Different types of monkeys have their advantages and disadvantages. The rhesus macaque is more closely related to humans than the marmoset but the reproductive traits of the marmoset make it an attractive model in its own right.  The marmoset can have 80 babies over its lifetime, compared to that of 10 offspring for the macaque. The marmoset also has a shorter pregnancy and a faster sexual maturation, making the marmoset model perhaps a more efficient model for studying HD. The marmoset is also smaller making housing and feeding them more manageable economically. However, the marmoset has a smaller brain, making it more difficult to track neurodegeneration on an MRI. Both of these monkey species have far longer pregnancies, pubertal periods, and fewer offspring than a female mouse, who can have up to 10 litters of 3 to 14 mice per year. However, animal models more similar to humans could not only accelerate discoveries in the field, but could potentially reduce the total number of animal models needed in research.

Method of Transgenesis

There are a variety of animal models that are designed through genetic engineering in order to study HD. The only type of monkey model so far is the transgenic model. In this type of model, a transgene is integrated into the animal’s genome. An example of the method used for the transgenic macaques is as follows.  A mutant human huntingtin gene with 84 CAG repeats is inserted into rhesus macaque egg cells through a viral vector. The viral vector is a modified lentivirus, which is a virus commonly used for gene delivery because it infects non-dividing cells. The lentivirus contains the gene encoding for the mutant huntingtin gene as well as a gene encoding green fluorescence protein (GFP) to serve as a marker, so that the scientists can tell whether or not the transgene was integrated into the genome of the monkey. Many of these HD eggs are then artificially fertilized and implanted into female surrogate monkeys. The gene is integrated randomly into the embryo’s genome through reverse transcriptase. Of the HD monkeys that are born, each will vary in terms of the location of the human mutant huntingtin gene on the chromosomes, the number of CAG repeats, and severity of the HD phenotype. Essentially, HD manifests differently in each monkey due to the nature of the transgenic procedure. However, the mutant huntingtin gene is still heritable and dominant despite its variable location in the chromosomes so natural and artificial offspring of transgenic monkeys can also be used to study HD.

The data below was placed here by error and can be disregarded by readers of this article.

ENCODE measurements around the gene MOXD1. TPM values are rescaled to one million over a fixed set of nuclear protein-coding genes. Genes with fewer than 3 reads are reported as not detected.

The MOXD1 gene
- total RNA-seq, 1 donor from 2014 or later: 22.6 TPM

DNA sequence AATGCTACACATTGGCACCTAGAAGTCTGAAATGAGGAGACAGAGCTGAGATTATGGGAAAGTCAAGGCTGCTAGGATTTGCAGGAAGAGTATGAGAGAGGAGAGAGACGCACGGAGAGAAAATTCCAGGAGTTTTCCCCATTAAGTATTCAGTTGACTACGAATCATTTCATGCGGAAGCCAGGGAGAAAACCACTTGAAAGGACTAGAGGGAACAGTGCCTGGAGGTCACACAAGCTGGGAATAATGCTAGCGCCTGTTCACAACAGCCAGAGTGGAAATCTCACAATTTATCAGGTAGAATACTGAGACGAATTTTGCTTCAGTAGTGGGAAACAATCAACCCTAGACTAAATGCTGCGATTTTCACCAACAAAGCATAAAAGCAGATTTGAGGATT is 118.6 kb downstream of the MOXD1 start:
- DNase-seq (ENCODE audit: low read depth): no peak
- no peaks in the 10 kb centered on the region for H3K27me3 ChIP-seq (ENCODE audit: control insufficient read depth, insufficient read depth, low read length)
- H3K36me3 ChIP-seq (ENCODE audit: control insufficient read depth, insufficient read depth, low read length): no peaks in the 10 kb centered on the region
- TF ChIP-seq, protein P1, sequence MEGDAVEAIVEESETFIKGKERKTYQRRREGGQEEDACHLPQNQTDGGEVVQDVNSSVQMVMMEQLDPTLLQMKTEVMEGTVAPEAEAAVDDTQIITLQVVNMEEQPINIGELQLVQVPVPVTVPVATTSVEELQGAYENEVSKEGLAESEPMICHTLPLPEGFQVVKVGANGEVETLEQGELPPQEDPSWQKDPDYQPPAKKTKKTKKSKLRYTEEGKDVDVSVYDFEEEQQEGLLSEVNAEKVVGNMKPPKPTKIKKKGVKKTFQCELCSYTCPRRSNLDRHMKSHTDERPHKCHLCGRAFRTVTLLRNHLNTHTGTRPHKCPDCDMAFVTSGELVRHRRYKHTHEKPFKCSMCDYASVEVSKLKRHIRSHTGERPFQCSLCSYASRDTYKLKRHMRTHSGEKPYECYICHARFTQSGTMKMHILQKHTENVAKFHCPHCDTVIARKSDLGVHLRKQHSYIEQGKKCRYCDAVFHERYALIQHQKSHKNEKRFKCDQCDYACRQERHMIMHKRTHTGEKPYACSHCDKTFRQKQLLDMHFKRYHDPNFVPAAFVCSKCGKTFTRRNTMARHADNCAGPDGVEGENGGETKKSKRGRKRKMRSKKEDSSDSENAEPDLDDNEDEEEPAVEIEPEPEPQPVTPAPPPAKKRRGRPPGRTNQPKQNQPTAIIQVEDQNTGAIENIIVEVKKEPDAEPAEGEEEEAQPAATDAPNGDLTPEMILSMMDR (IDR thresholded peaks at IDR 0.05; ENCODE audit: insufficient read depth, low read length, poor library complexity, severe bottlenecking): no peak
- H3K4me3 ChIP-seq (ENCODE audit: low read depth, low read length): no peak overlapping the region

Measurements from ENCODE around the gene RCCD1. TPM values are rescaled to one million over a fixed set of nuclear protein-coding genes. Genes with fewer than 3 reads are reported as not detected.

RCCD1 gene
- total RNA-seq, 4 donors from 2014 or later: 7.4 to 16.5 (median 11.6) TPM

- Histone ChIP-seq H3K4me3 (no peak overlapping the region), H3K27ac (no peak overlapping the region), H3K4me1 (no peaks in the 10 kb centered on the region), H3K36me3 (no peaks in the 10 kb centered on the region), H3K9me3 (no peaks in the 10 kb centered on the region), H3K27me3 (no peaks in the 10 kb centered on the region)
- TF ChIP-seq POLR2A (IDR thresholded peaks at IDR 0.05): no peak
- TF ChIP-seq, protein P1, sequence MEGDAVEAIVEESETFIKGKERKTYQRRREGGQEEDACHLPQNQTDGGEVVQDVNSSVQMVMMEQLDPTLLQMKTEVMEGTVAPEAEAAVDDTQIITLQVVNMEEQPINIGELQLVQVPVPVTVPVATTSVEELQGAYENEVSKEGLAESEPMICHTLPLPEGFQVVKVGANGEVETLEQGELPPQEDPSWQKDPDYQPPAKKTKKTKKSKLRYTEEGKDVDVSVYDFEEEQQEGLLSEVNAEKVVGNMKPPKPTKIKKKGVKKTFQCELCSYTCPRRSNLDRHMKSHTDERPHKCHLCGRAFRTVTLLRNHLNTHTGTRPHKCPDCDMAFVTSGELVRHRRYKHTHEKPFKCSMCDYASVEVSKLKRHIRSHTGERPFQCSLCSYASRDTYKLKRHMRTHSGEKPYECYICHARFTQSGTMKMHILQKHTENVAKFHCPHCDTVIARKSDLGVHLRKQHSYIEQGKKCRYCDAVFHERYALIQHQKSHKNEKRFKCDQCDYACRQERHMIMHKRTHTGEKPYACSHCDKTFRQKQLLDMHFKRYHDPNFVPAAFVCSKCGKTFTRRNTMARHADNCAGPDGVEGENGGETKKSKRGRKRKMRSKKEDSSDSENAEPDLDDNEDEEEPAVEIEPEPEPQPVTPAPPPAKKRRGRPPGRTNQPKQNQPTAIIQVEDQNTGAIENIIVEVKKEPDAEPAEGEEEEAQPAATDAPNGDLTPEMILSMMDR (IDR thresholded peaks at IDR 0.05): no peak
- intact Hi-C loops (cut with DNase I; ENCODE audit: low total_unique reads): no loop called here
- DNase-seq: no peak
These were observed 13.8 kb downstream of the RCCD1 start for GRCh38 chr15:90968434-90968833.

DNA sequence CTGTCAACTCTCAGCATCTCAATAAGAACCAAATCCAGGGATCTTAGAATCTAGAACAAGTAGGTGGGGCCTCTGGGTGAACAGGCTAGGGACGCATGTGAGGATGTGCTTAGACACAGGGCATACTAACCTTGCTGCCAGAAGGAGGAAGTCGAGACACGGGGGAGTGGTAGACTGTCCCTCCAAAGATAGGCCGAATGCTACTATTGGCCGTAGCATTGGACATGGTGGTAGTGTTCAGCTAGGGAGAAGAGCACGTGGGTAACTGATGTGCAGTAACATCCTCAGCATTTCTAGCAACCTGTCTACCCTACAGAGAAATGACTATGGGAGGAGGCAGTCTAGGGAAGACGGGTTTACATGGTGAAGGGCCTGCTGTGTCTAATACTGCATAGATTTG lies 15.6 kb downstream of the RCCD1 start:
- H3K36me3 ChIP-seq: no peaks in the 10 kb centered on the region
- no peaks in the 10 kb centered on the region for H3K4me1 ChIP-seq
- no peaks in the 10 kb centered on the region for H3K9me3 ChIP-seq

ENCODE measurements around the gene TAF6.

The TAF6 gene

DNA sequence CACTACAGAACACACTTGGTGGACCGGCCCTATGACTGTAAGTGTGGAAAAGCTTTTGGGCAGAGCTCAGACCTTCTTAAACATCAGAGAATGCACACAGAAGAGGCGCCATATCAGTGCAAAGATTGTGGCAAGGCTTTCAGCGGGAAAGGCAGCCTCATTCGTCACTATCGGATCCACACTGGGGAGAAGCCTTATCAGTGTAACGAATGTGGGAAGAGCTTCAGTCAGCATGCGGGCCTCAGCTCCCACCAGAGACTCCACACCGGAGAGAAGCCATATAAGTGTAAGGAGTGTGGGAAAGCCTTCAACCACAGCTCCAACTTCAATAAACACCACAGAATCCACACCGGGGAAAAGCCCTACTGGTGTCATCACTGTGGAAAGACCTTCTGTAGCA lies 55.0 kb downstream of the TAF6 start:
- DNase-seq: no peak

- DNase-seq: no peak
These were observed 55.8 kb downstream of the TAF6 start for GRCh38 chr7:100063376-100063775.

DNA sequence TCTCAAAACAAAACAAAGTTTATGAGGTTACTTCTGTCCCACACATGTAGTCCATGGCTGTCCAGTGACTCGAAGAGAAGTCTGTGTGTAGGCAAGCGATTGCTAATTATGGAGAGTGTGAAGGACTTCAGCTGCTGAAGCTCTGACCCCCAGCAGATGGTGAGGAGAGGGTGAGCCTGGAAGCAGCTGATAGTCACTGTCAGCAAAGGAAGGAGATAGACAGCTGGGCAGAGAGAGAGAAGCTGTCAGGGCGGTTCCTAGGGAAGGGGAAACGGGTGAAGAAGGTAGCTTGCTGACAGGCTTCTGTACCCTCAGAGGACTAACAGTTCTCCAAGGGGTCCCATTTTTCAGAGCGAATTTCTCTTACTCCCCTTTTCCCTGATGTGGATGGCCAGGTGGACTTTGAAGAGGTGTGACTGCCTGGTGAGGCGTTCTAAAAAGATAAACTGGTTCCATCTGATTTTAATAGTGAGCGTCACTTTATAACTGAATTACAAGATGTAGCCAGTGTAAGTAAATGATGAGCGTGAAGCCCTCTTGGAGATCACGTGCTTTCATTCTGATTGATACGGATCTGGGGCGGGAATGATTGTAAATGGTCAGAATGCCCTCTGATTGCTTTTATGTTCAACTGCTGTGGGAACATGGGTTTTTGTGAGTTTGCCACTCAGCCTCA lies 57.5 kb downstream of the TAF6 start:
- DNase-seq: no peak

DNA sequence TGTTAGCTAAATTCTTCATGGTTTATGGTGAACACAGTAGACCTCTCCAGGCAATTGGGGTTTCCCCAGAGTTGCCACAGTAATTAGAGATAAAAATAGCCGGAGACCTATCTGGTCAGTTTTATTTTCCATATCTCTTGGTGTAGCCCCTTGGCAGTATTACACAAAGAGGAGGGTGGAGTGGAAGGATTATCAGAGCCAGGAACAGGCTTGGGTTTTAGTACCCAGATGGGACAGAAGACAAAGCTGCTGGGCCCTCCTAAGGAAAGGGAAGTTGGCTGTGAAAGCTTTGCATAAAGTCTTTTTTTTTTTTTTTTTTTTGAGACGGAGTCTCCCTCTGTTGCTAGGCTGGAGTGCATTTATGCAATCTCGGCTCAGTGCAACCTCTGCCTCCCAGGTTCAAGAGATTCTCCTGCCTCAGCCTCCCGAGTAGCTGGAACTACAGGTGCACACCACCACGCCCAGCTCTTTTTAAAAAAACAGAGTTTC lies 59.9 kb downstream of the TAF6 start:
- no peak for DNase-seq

The advantages of transgenesis through the lentivirus vector are that it is very effective and that HD animal models can be produced in high yield. However, through this method the mutant human huntingtin gene could be integrated anywhere in the genome rather than where the gene is normally located. Some knock-in mice have been produced in which the human gene replaces, at least in part, the mouse’s huntingtin gene in the correct location on the chromosome. They should, in theory, be more accurate models than transgenic mice. A knock-in monkey is theoretically feasible, but the laboratory techniques are not yet efficient enough to make this cost-effective.

Current and Future Research

There are currently only two branches of research on transgenic non-human primates at this time: macaques and marmosets. The first successful transgenic monkey was developed in 2001, when Dr. Anthony Chan and his colleagues at Oregon Regional Primate Research Center inserted a GFP gene into an embryo of a rhesus macaque via a retrovirus.  Chan then moved to Emory University where he developed the first HD macaque model in 2008. Five transgenic monkeys were born and four of those expressed HD symptoms. The macaques had integrated human mutant huntingtin genes that varied in CAG repeats and integration location. Two of these monkeys died within the same day of birth, probably because they had longer CAG repeats. This feature is known to cause a quicker onset of symptoms in humans, and thus expressed a more severe phenotype –motor impairment and difficulty breathing– than the others.  They both also had multiple mutant huntingtin integration sites, which may have lead to the overexpression of the huntingtin gene as well. One monkey is still living today. Its huntingtin protein had only 29 CAG repeats, within the range of a normal huntingtin gene, so it will probably not develop the disease. The other two monkeys had 83 and 84 CAG repeats and lived long enough to be studied by the researchers. All the monkeys were studied based on their physical behaviors of dystonia, chorea, difficulty swallowing and difficulty breathing. These symptoms manifested in varying degrees in all monkeys except the monkey with 29 CAG repeats.